Home Coping CBT is a Coping Skill Not a Treatment for Misophonia

CBT is a Coping Skill Not a Treatment for Misophonia

by Shaylynn Hayes-Raymond
Client listen to anonymous psychologist

As scientists run around telling the world that the “treatment” for misophonia is Cognitive Behavioural Therapy, I think it is important to note that any findings on CBT that have been seen are akin to that of a coping skill — they help deal with the emotional after-effects of misophonia, not the misophonic moment, and certainly not as a preventative measure. You cannot CBT the misophonia away, and you surely should not be out there referring to CBT as a ‘treatment’ for misophonia. This is a disingenuous move by researchers, clinicians, and those involved in the use of CBT to skew public perception on CBT.

I am not saying that CBT is not helpful for misophonia. Like all coping skills approaches there is room for CBT in the room when we are trying to help people with misophonia mitigate the after-effects of the disorder and learn how to live in a world that is not accommodating to their sensory needs. Yet, this does not mean that CBT is the be all and end all, and it absolutely does not mean that we should be toting things like exposure therapy (if exposure worked we’d all be cured, none of us can completely ignore stimuli). Misophonia is also not a behavioural disorder. We do not learn to hate sounds and we cannot learn not to. In fact, saying that misophonia is “hatred of sounds” in general is untrue because there is already proof that there is a brain basis and the amygdala and fight-flight are involved (Kumar, 2018).

I understand that scientists are using the language they are used to, but they should be cautious when explaining any cognitive based, or even sensory-based skill for misophonia as a “TREATMENT”. The very word treatment assumes that misophonia can be mitigated by the skills learned, and that is simply not true. CBT is helpful to take the edge off and learn how to understand misophonia through worksheets and psychoeducation, but that does not mean that it should be referred to as a treatment. In-fact, I’d wager that calling anything a treatment at this point in time is nothing more than wishful thinking.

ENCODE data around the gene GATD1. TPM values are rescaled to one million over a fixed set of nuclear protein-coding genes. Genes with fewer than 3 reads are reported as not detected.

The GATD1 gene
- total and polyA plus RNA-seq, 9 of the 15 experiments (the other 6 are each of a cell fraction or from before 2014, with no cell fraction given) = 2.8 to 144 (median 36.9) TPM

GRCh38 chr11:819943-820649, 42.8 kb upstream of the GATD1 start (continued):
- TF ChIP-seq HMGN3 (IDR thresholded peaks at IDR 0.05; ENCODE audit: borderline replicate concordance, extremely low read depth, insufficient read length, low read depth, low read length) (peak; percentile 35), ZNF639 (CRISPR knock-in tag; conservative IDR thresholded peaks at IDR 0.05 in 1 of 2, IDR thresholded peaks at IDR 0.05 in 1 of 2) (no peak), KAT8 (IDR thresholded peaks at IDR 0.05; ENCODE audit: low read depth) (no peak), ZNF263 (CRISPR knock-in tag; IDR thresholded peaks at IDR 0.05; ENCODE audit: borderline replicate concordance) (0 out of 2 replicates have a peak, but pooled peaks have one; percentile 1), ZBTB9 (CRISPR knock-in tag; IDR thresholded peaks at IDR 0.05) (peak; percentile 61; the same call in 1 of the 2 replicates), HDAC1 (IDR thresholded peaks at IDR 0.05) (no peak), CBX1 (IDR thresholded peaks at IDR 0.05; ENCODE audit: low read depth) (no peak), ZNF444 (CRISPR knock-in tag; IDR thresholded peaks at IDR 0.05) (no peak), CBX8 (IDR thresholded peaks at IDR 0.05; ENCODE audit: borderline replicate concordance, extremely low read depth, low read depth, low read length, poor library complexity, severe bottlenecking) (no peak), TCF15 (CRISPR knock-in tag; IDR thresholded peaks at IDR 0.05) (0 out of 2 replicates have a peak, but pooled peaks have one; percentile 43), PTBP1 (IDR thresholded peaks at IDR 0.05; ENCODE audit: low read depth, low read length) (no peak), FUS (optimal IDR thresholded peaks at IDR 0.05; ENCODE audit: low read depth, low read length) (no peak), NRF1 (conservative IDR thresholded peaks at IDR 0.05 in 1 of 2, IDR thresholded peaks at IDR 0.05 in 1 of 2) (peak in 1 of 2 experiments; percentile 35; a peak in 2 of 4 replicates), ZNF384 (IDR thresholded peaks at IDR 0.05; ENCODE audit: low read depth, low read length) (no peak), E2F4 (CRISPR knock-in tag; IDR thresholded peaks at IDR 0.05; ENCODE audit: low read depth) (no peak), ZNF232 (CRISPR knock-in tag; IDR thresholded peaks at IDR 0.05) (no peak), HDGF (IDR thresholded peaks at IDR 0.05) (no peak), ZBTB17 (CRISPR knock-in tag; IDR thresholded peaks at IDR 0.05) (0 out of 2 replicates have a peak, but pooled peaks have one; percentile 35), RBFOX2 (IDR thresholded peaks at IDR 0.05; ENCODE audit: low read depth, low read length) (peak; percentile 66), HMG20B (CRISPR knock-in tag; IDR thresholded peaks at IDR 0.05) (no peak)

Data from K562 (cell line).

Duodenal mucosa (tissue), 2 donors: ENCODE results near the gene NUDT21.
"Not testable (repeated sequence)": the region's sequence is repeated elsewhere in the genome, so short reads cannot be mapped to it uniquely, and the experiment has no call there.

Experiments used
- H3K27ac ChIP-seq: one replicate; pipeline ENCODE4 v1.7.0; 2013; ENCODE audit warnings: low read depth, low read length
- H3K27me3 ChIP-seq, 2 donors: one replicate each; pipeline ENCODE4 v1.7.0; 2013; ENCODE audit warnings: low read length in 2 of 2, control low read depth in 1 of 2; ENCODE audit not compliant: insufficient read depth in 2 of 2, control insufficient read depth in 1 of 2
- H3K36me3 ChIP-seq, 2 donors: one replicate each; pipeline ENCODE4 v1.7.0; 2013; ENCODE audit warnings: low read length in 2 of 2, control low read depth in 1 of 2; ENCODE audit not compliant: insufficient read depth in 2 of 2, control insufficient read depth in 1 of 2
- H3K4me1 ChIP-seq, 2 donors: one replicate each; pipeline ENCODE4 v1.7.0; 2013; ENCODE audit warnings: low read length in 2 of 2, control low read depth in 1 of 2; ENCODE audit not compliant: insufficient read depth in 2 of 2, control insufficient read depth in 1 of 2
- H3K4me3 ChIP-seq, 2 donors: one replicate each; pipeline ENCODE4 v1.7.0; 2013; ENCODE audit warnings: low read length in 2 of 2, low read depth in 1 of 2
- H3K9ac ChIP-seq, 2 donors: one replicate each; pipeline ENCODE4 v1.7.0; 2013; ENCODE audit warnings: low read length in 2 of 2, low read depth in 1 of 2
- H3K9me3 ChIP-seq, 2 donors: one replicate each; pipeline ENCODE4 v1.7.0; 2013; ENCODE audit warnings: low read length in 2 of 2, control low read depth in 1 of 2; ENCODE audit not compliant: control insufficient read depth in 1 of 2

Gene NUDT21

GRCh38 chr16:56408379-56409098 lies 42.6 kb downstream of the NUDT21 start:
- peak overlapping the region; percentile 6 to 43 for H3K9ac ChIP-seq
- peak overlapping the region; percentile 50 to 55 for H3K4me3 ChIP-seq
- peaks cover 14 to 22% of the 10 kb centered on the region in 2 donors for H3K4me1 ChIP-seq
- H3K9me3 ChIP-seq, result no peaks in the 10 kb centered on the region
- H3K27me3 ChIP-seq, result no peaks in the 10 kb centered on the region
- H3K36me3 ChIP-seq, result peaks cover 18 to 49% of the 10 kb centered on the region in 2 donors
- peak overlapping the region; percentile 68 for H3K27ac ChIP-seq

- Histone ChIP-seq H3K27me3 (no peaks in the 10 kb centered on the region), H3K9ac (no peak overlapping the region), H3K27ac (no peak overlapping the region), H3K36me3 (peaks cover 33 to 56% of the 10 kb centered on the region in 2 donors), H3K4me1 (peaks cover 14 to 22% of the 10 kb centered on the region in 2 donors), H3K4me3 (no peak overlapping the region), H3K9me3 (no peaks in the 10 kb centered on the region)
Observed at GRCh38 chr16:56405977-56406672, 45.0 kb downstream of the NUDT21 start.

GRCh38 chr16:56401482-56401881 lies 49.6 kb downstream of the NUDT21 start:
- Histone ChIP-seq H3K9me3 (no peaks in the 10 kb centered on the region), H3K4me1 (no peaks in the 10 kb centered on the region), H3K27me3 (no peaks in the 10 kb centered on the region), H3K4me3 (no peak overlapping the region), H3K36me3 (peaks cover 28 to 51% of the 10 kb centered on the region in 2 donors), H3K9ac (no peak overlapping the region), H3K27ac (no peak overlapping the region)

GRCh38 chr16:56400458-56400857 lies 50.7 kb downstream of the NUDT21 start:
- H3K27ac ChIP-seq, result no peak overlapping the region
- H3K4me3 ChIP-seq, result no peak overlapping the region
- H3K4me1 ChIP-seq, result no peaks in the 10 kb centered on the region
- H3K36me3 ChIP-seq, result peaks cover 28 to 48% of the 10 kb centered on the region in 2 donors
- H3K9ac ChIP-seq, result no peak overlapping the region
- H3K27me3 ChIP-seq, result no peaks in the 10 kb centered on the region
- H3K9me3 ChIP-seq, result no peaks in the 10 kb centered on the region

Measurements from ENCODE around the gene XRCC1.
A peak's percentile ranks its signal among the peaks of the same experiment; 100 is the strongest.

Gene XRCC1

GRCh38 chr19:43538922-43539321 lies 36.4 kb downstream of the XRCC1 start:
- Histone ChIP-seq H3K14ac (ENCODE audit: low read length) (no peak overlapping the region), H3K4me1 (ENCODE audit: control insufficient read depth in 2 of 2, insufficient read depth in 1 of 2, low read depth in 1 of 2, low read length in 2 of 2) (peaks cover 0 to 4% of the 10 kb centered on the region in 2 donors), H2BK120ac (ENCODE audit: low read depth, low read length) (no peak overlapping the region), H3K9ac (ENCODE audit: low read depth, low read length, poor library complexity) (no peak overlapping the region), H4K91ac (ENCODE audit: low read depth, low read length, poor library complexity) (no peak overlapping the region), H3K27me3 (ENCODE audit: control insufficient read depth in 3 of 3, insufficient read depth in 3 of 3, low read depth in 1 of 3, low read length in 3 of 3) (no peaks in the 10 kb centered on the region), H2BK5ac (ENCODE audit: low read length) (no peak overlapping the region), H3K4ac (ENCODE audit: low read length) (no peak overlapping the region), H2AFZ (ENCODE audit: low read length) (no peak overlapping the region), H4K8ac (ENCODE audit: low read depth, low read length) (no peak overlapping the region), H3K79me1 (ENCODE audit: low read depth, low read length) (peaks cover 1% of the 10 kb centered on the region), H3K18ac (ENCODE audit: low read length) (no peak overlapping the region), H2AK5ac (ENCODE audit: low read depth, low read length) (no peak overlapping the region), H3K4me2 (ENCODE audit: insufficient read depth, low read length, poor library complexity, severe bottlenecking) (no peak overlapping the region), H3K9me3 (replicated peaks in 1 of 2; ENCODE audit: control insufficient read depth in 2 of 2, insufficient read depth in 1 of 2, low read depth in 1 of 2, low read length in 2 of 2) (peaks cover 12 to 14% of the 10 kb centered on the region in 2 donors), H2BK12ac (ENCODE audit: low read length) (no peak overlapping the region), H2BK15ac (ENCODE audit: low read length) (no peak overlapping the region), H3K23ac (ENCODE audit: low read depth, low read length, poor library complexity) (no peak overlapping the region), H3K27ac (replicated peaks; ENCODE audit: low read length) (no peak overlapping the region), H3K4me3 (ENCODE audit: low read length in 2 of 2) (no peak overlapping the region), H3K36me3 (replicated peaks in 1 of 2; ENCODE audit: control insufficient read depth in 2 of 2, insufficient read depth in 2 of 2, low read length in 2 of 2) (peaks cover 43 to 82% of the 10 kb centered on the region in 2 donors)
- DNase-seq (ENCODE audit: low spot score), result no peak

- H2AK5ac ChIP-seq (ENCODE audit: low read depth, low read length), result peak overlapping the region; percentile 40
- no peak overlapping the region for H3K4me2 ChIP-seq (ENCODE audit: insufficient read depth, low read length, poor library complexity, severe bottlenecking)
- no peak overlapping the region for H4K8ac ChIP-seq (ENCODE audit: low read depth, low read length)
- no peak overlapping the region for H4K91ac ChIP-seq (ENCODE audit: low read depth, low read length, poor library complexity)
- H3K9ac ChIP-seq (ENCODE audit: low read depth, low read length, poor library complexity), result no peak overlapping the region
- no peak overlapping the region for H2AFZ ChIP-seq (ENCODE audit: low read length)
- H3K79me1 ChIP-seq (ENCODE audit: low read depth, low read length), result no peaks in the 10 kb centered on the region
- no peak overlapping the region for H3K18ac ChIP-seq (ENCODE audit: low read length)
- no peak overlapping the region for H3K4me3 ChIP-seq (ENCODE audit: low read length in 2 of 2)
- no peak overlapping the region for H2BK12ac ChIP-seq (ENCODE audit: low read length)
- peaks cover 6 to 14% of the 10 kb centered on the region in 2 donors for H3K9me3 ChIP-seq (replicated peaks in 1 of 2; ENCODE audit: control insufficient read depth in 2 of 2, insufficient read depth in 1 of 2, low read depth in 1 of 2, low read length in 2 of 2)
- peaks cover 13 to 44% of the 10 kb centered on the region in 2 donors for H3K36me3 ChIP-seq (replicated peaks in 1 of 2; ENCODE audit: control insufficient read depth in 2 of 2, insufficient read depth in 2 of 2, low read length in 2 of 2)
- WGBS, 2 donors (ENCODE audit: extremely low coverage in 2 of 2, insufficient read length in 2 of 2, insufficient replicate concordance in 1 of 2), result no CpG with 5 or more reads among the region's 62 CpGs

Much of the problem, I assume, is the reliance on “treatments” in American medicine and ‘psychiatric care’. The use of insurance codes means that specific interventions must be referred to as a treatment to be approved for use and reimbursement. Frankly, this entire practice is backwards and wrong, and is why in places like Canada where I live this is unheard of and only muddies the waters when it comes to the expectations of those receiving these “treatments”. Instead, practitioners and researchers should be honest and explain CBT for what it is, a coping skill for the disorder, and not the be all and end all approach to helping sufferers.


Brout, J. J., Edelstein, M., Erfanian, M., Mannino, M., Miller, L. J., Rouw, R., Kumar, S., & Rosenthal, M. Z. (2018). Investigating misophonia: A review of the empirical literature, clinical implications, and a research agenda. Frontiers in Neuroscience, 12, https://doi.org/10.3389/fnins.2018.00036

Kumar, S., Tansley-Hancock, O., Sedley, W., Winston, J. S., Callaghan, M. F., Allen, M., Cope, T. E., Gander, P. E., Bamiou, D., & Griffiths, T. D. (2017). The brain basis for misophonia. Current Biology, 27(4), 527–533.


Misophonia Coping Skills Class with Shaylynn Hayes-Raymond

Misophonia Matters is an advocacy-based coping skills class, book, and workbook for adults, teens, and clinicians by long-time advocate Shaylynn Hayes-Raymond. Shaylynn has been advocating for misophonia since 2015 and moved to a career in counselling based on her experiences as a misophonia advocate and sufferer of the disorder. The Misophonia Matters approach includes advocacy, psychoeducation, sensory-based skills, and cognitive and psychological skills. Worksheets are presented throughout the program. Central to Misophonia Matters is the idea that while we cannot treat and prevent misophonia, we can learn to navigate and adapt to our world through accommodation, coping skills, and an empathetic advocacy-based approach.

Take the class on demand. Or, find a live class.

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